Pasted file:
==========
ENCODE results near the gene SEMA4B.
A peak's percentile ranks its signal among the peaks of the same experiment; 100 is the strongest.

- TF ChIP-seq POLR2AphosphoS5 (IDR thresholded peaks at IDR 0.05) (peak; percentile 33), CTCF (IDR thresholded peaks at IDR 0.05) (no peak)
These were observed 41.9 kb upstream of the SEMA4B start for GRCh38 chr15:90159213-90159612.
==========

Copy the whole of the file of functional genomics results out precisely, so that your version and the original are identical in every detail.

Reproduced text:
ENCODE results near the gene SEMA4B.
A peak's percentile ranks its signal among the peaks of the same experiment; 100 is the strongest.

- TF ChIP-seq POLR2AphosphoS5 (IDR thresholded peaks at IDR 0.05) (peak; percentile 33), CTCF (IDR thresholded peaks at IDR 0.05) (no peak)
These were observed 41.9 kb upstream of the SEMA4B start for GRCh38 chr15:90159213-90159612.